Here are five exercise I believe should be a part of every prenatal fitness routine. These exercises will help keep the core strong and the body ready for labor, delivery and beyond.
1. Glute bridge: Activation of the glutes is hugely important in prenatal exercise. Because of the
increased weight on the anterior side the glutes are a major counterbalance. Keeping them strong can prevent poor posture and back aches down the line. Additionally, they do a lot in supporting the pelvic floor!
How: With the pelvis in neutral position and feet aligned under knees, engage the inner thighs (adductors). On the exhale draw ribcage down, engage the glutes and initiating from core instead of the low back lift the hips off the ground. Inhale lower down.
2. Kneeling lunge with hip flexor focus: Not only does this help activate glute but it helps release the hip flexors therefore, releasing anterior tilt that can be associated with the growing belly.
How: From all fours, step one leg forward placing the ankle under the knee. Keep the back knee under the pelvis and bring the hands to the front knee. Inhale press hands into quad. Stack the ribs over the hips, turn the back foot under, and engage that glute. Drop rib on exhalation and somewhat neutralize low back.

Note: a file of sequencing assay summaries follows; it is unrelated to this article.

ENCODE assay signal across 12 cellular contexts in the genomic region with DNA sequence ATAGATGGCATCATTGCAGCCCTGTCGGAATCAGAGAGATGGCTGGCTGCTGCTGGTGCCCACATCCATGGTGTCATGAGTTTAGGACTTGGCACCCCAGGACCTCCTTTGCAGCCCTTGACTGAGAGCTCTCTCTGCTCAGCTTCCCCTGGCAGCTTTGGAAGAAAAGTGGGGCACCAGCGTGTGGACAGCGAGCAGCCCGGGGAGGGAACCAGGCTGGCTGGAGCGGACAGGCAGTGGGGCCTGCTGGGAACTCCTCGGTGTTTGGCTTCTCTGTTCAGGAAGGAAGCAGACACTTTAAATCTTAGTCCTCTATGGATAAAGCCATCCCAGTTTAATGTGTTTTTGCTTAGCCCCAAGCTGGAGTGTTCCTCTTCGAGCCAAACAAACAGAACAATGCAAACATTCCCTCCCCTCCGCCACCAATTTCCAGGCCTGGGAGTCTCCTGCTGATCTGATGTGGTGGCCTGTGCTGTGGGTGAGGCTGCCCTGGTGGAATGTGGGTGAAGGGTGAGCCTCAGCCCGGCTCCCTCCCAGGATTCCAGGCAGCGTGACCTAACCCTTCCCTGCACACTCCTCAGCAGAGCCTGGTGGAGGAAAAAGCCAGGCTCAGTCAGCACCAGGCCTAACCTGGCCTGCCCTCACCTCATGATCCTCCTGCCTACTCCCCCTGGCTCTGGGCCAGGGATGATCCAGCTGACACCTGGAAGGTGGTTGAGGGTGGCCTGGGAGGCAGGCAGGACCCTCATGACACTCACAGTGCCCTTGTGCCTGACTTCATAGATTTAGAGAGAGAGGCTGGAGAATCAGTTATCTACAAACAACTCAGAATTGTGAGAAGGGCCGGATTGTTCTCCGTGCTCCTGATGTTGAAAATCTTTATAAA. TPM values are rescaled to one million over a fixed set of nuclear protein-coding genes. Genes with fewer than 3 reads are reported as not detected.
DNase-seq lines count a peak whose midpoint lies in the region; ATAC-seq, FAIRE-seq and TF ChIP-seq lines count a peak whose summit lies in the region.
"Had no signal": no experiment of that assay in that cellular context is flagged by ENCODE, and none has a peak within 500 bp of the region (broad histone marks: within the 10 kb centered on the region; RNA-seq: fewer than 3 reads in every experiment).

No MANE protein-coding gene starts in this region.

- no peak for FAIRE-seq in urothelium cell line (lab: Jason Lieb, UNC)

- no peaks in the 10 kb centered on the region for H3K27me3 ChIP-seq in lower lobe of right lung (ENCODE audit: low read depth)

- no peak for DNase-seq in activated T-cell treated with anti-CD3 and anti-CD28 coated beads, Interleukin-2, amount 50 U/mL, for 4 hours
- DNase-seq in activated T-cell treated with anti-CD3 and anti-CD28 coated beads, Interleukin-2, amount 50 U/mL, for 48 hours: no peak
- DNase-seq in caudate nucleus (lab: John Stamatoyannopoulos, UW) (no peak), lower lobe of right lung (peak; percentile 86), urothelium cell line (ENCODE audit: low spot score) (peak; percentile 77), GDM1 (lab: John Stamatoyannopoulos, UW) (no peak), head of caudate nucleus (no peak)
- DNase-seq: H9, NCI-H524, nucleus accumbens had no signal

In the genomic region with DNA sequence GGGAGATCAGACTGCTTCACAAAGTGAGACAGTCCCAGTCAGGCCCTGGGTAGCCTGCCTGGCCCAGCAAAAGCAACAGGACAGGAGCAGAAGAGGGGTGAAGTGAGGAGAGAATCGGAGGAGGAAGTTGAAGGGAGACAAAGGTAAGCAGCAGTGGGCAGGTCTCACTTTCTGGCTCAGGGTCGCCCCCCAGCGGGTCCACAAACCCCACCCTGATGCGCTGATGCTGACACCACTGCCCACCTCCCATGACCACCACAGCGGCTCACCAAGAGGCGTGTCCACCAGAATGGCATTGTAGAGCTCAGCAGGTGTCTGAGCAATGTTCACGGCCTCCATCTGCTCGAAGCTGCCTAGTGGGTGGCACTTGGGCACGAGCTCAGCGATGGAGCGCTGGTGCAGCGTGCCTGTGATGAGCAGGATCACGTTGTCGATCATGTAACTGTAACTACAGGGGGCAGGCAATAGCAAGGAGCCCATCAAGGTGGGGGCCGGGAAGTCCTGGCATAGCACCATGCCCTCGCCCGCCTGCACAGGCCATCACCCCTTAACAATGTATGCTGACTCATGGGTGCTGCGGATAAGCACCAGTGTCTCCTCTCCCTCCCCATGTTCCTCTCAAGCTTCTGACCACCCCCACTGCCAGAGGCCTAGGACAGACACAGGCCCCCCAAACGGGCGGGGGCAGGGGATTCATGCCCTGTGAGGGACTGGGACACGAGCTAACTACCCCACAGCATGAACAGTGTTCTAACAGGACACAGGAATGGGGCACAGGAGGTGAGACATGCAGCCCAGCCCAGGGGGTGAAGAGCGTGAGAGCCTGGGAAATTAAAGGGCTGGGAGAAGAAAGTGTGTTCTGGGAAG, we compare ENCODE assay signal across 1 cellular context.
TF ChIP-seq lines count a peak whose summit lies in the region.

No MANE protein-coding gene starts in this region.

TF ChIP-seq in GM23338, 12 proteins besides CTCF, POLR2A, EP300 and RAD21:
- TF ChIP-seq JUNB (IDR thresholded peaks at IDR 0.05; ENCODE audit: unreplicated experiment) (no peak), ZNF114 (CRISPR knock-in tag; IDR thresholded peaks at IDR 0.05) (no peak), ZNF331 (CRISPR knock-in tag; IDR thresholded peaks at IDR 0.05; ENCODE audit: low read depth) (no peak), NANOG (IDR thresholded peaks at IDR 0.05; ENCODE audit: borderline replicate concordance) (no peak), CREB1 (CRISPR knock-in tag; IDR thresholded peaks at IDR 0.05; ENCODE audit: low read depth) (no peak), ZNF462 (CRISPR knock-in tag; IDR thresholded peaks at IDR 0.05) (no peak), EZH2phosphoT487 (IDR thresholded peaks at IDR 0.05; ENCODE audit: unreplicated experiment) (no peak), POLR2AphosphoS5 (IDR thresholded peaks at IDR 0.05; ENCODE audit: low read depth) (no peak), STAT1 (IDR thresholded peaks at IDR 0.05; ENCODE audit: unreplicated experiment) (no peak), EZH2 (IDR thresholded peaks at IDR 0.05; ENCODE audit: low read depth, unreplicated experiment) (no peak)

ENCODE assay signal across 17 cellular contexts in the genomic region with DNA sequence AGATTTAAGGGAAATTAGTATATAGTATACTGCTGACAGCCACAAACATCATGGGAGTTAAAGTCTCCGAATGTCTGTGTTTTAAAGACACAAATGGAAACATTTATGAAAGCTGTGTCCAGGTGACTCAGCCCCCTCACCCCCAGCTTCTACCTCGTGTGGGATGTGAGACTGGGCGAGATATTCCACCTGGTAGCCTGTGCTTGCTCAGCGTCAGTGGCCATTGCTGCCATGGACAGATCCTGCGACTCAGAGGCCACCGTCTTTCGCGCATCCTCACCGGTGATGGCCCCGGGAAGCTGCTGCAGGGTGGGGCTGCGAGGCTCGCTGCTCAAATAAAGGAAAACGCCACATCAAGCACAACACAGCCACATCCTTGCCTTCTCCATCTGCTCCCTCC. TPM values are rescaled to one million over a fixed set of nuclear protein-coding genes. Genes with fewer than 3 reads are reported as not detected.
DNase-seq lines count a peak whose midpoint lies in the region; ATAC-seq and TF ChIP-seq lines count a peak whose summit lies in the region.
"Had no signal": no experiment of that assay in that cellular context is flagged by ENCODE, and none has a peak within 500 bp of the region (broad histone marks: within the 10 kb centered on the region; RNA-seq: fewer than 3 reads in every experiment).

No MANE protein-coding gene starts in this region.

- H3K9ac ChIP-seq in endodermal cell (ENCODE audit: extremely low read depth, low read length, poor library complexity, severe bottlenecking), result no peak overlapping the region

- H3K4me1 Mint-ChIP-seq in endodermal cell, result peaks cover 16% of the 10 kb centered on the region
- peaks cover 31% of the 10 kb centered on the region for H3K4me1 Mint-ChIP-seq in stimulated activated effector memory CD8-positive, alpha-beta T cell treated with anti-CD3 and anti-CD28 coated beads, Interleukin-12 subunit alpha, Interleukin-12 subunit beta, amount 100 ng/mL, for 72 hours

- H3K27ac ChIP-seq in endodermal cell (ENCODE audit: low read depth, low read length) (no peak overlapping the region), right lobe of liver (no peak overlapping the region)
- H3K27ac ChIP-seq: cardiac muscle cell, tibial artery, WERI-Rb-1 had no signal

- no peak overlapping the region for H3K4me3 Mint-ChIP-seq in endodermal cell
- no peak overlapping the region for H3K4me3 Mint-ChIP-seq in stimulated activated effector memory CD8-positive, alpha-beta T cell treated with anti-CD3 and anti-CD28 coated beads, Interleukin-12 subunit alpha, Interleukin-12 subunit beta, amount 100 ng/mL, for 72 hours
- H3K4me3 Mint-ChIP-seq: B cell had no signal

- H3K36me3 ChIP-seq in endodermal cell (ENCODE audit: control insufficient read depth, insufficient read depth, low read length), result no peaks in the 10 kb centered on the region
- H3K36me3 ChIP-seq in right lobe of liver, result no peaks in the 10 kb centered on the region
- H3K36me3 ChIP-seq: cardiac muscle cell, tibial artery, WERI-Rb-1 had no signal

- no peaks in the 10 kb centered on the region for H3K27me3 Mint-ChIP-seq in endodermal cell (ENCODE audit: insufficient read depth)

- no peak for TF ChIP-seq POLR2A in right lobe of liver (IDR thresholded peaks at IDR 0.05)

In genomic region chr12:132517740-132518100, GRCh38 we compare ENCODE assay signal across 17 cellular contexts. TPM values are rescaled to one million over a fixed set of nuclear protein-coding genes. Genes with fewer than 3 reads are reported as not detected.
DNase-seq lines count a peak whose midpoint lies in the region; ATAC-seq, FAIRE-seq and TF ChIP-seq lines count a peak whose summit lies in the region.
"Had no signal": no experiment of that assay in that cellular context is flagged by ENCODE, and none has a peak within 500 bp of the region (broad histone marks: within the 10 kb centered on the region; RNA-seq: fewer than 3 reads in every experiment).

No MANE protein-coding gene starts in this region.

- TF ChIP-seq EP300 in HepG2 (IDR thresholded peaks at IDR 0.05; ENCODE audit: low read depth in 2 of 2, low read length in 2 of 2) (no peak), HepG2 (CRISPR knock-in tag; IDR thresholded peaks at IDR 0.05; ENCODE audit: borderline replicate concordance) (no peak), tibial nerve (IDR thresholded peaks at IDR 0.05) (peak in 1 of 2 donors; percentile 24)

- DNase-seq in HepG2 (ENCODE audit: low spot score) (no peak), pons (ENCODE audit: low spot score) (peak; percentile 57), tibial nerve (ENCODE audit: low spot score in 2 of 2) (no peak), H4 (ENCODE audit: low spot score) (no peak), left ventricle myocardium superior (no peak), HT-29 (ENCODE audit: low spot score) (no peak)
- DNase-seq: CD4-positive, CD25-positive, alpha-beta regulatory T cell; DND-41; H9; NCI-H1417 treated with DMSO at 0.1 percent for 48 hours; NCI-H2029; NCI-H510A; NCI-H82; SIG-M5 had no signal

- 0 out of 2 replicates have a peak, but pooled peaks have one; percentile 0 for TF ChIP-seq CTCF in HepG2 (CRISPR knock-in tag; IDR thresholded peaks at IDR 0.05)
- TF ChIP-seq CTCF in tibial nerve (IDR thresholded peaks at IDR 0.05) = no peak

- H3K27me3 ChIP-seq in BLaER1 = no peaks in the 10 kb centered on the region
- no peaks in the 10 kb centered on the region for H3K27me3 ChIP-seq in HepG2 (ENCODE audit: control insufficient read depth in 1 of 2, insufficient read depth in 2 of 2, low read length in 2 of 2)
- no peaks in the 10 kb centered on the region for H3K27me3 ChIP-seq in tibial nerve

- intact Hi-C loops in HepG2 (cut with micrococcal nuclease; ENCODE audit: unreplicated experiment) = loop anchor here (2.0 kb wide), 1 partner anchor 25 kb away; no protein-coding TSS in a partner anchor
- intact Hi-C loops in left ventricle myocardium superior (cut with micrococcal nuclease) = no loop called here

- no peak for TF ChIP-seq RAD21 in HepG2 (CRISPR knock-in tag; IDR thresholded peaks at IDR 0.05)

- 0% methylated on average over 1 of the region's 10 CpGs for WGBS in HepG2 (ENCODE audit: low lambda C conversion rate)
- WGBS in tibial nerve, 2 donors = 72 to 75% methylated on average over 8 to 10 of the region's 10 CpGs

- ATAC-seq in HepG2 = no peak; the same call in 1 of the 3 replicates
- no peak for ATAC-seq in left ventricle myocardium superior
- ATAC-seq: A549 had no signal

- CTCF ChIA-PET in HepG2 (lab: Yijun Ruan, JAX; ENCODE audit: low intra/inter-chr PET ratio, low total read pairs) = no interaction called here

3. Body weight squat: In addition to many of muscles of the legs being utilized, it is thought that repetitive squatting can assist during labor and delivery.
How: Stand with feet about hip width, toes pointing about ten and two. Place the hands in front or crossed at the chest. Flex through the hip and knee and drop down as far as possible with a tall chest (potentially dropping all the way down). Rise on the exhale.
4. Lateral band walk: Lateral band walks engage the gluteus medius, helping to stabilize the pelvis.
How: Place a resistance band somewhere between the ankles and knees. Begin with feet hip width apart and a soft bend in the knees. Take a step in one direction keeping tension through the band as you step apart. Repeat 15-20 steps in each direction.
5. Kneeling band rows: The pecs can become overworked and tight during pregnancy. Rows strengthen the back counteracting what’s happening in the front.
How: Begin with knees on the ground or low lunge position and spine in neutral (ribs over pelvis- although mine is off a bit in this picture). Slightly pack the chin and with the band anchored, pull back, with the elbows flaring about 30 degrees ending as the elbows just pass the body.
Reps ranges can lie anywhere between 5-15. However, if you are later in pregnancy heavier loads may be uncomfortable- drop the weight and increase the reps. Repeat for 3-5 sets.